Plans call for the last sections of two-lane roadway on the Antelope Valley Freeway, between Red Rock Canyon and the east State 178 junction to be upgraded to expressway status. This will make SR-14 at least four-lanes for its entire length.  

The Golden State Freeway 

Locals call Interstate 5 the Golden State Freeway, a holdover from US 99 which was known as the Golden State Highway. I-5 follows much of the route of the old US 99. I-5 was originally created in 1956 as part of the national Interstate Highway System 

I-5 runs 1,381 miles from the Mexican boarder to Canada. Much of I-5 was completed in stages from 1954 to 1970.  

The route through California’s Central Valley was the last section of I-5 to be constructed, it opened to traffic near Stockton on Oct. 12, 1979. 

The I-5 corridor forms part of the West Coast Electric Highway, a partnership between the states of California, Oregon and Washington to build and maintain a network of charging stations for electric vehicles. The pact was formed in 2009 and the first charging stations, spaced 25 to 50 miles apart, opened in 2011. 

In 2019, the three states broke ground on a similar charging network for electric trucks along I-5 called the West Coast Clean Transit Corridor Initiative. 

The 14 freeway. SIGNAL FILE PHOTO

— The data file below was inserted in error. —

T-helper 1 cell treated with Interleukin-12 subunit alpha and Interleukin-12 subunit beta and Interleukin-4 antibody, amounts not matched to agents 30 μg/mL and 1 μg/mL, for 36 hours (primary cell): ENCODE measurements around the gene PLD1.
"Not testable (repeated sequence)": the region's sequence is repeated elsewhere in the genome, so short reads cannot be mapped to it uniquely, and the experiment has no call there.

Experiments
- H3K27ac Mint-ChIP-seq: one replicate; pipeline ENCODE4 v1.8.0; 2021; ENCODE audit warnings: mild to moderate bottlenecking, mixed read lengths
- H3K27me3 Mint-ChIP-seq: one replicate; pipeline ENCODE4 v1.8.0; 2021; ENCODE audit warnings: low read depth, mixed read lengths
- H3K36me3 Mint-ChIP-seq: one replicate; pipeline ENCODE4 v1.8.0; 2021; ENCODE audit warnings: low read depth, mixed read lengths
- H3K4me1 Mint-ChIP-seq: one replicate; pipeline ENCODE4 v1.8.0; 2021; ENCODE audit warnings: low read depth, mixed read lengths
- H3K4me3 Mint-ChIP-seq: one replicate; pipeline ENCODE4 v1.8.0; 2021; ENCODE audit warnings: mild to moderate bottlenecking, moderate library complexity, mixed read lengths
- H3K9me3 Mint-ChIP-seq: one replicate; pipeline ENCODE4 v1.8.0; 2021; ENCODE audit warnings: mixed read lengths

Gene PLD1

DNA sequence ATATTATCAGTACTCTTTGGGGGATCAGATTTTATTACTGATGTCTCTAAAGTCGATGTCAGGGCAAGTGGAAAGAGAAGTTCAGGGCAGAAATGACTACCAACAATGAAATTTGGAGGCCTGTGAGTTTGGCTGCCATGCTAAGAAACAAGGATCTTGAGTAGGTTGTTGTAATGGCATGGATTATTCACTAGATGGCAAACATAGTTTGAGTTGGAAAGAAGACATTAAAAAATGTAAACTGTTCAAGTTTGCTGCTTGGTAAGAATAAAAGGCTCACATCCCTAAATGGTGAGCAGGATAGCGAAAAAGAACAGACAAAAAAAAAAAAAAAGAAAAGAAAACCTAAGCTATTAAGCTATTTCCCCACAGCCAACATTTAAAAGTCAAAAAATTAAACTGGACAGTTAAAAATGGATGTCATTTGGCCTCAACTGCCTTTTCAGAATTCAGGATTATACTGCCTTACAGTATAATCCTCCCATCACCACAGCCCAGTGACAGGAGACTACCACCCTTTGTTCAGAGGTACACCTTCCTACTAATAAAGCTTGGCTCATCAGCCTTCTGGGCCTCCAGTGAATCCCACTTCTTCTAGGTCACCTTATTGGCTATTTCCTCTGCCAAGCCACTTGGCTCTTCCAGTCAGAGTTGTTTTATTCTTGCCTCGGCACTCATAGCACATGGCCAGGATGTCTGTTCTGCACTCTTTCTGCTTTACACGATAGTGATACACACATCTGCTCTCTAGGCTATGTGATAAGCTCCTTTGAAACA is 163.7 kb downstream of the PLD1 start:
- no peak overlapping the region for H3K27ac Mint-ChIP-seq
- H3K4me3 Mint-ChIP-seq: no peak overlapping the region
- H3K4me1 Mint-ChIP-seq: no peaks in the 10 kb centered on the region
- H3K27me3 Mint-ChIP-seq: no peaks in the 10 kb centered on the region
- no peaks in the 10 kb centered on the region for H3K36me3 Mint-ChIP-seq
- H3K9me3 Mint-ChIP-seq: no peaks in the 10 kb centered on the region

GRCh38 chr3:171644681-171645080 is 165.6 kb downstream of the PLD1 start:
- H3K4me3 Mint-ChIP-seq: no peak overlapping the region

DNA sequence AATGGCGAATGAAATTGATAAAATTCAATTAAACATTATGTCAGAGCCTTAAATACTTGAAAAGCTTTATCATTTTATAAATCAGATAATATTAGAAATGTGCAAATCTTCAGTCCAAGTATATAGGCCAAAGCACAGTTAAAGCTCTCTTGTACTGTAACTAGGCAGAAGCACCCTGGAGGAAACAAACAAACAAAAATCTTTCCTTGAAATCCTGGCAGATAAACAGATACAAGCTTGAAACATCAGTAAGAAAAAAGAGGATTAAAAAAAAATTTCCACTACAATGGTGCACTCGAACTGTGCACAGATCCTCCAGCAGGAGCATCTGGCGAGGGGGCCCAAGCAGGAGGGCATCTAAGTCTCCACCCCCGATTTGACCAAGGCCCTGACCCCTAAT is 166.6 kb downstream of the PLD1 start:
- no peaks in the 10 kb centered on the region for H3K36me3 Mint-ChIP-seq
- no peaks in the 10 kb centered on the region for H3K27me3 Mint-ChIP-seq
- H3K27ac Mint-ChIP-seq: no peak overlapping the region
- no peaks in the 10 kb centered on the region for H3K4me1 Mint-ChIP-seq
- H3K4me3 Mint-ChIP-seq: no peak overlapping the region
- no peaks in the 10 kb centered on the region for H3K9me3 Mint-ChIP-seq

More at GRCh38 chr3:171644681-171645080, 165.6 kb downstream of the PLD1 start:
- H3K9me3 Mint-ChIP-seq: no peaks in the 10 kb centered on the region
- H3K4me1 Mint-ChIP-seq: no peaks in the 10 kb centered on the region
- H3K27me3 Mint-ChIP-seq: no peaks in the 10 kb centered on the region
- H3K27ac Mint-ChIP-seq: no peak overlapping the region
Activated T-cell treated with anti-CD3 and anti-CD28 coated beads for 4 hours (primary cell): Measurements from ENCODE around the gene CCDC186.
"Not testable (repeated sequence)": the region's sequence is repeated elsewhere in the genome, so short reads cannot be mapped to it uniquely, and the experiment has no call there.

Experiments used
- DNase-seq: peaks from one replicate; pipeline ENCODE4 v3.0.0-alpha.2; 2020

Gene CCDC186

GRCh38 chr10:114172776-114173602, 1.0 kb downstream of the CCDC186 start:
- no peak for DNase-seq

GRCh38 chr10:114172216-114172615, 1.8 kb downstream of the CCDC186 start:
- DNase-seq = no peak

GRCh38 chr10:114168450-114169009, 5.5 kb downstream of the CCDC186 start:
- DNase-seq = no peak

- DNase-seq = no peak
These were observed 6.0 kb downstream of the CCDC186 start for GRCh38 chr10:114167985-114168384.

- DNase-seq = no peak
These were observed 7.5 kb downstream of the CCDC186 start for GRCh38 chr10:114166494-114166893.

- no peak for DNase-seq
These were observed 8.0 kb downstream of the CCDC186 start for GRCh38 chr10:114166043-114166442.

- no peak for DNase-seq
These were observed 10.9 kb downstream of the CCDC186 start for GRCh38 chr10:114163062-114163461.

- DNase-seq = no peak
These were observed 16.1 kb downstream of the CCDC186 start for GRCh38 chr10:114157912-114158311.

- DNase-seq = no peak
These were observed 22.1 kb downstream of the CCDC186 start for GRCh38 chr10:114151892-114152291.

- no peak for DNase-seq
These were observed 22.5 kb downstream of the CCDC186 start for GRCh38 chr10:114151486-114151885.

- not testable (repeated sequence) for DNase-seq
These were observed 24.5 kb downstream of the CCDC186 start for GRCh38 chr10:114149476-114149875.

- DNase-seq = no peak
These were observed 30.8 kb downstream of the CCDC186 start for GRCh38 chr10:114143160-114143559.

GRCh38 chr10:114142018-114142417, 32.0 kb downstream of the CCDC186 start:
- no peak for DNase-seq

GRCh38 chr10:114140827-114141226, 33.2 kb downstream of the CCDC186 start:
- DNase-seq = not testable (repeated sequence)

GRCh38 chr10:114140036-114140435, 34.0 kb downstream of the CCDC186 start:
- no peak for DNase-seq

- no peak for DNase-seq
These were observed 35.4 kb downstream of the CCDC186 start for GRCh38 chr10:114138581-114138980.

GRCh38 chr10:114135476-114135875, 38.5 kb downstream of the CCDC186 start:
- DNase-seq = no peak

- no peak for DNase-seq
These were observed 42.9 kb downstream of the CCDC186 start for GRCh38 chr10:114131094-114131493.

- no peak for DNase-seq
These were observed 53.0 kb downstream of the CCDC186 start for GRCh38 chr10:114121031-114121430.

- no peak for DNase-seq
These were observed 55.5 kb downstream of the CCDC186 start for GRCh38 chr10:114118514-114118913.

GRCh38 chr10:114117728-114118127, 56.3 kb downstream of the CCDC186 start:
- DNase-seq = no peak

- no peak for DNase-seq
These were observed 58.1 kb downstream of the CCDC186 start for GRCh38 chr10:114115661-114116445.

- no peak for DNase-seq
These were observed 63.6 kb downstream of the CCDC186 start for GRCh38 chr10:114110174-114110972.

The San Diego Freeway 

Interstate 405, which is known as the San Diego Freeway, branches off the I-5 to the south near San Fernando and merges back into the I-5 at the “El Toro Y” in Irvine. It actually never reaches San Diego. The most notable feature of the 72-mile-long freeway is the Sepulveda Pass, which recently received a five-year, $1.6 billion upgrade. 

The first section of the I-405, north of Los Angeles International Airport, was built between 1957 and 1961. The section of the freeway through Sepulveda Pass was dedicated on Dec. 21, 1962. Additional sections were completed in 1962 and 1963. 

The final section of I-405, which leads to the I-5 in Irvine, took 13 years to build. It was dedicated on Dec. 6, 1968, and opened to traffic in January 1969.  

The Foothill Freeway 

In 1958, construction began on Interstate 210, which is also called the Foothill Freeway. The first section, starting at the eastern end of Foothill Boulevard in what is now La Cañada Flintridge to Canada Avenue in Pasadena, was opened in 1966; it was then designated SR-118. 

Construction on the portion from La Cañada  Flintridge to the junction in Sylmar occurred between 1971 and 1977. At Sylmar is where the Foothill Freeway meets the I-5. 

However, the portion between Sunland Boulevard and Wheatland Avenue was not fully completed until 1981. From 1976 to 1980, the uncompleted section of the I-210 was rented by MGM Television for the filming of the television series “CHiPs.” 

Additional eastern sections of the freeway were constructed until the final link east to San Bernardino opened on July 24, 2007. The I-210 is a combination of the interstate highway as well as State Route 210. It is hoped that the entire 85-mile length of the freeway will carry the I-210 designation in the near future.